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The Social Stratification of Availability, Affordability, and Consumption of Food in Families with Preschoolers in Addis Ababa; The EAT Addis Study in Ethiopia

1
Addis Continental Institute of Public Health, 26751/1000 Addis Ababa, Ethiopia
2
Department of Women’s and Children Health, International Maternal and Child Health, Uppsala University, 751 85 Uppsala, Sweden
3
Institute of Public Health, College of Medicine and Health Sciences, University of Gondar, 196 Gondar, Ethiopia
4
Department of Human Geography, Lund University, 223 62 Lund, Sweden
5
School of Public Health, College of Health Sciences, Addis Ababa University, 1176 Addis Ababa, Ethiopia
*
Author to whom correspondence should be addressed.
These authors contributed equally to this work.
Nutrients 2020, 12(10), 3168; https://doi.org/10.3390/nu12103168
Received: 13 September 2020 / Revised: 1 October 2020 / Accepted: 13 October 2020 / Published: 16 October 2020
(This article belongs to the Section Nutrition and Public Health)
The aim of this study was to understand the quality of diet being consumed among families in Addis Ababa, and to what extent social stratification and perceptions of availability and affordability affect healthy food consumption. Data were collected from 5467 households in a face-to-face interview with mothers/caretakers and analyzed using mixed effect logistic regression models. All family food groups, except fish were perceived to be available by more than 90% of the participants. The food groups cereals/nuts/seeds, other vegetables, and legumes were considered highly affordable (80%) and were the most consumed (>75%). Households with the least educated mothers and those in the lowest wealth quintile had the lowest perception of affordability and also consumption. Consumption of foods rich in micronutrients and animal sources were significantly higher among households with higher perceived affordability, the highest wealth quintile, and with mothers who had better education. Households in Addis Ababa were generally seen to have a monotonous diet, despite the high perceived availability of different food groups within the food environment. There is a considerable difference in consumption of nutrient-rich foods across social strata, hence the cities food policies need to account for social differences in order to improve the nutritional status of the community. View Full-Text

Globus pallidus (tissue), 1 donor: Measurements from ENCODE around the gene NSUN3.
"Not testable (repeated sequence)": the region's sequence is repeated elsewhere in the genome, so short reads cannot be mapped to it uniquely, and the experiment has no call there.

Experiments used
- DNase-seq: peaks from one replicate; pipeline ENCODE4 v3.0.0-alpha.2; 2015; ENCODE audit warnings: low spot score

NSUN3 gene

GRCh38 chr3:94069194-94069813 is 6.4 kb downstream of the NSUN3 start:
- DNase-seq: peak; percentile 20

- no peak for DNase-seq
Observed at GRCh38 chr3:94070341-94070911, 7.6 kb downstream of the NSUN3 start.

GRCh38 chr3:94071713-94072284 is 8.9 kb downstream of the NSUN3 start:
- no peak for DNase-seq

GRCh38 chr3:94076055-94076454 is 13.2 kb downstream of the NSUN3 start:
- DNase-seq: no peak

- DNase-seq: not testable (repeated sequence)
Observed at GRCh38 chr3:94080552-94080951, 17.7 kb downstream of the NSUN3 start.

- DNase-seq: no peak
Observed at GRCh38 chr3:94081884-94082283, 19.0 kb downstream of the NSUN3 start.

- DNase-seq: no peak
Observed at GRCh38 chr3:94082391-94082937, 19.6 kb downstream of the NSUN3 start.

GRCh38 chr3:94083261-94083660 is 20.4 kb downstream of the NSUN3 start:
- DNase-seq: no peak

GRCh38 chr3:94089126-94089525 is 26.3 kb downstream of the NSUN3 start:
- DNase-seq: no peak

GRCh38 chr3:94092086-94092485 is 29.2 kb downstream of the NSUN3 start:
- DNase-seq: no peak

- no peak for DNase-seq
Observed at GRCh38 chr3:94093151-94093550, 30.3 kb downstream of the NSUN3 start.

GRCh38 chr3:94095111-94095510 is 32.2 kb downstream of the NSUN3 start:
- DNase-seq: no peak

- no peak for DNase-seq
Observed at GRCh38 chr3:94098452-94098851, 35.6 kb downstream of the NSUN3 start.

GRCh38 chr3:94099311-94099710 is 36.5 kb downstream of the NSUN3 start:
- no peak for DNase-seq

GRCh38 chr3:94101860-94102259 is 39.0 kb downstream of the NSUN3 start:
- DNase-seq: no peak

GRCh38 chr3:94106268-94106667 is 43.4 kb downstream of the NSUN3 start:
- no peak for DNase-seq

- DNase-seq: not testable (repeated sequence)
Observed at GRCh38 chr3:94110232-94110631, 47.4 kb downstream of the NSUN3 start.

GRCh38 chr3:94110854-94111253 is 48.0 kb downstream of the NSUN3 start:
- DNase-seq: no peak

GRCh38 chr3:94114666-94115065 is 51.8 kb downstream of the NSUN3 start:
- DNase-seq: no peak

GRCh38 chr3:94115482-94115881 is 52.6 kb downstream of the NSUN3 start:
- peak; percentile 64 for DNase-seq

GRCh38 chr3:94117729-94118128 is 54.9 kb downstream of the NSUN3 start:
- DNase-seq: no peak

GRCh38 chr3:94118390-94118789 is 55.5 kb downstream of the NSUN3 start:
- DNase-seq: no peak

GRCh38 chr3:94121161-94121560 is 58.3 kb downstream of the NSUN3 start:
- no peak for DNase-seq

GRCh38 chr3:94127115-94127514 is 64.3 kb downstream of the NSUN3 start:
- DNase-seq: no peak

Keywords: social stratification; dietary diversity; availability; affordability; food environment; Ethiopia social stratification; dietary diversity; availability; affordability; food environment; Ethiopia
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Abdelmenan, S.; Berhane, H.Y.; Jirström, M.; Trenholm, J.; Worku, A.; Ekström, E.-C.; Berhane, Y. The Social Stratification of Availability, Affordability, and Consumption of Food in Families with Preschoolers in Addis Ababa; The EAT Addis Study in Ethiopia. Nutrients 2020, 12, 3168.

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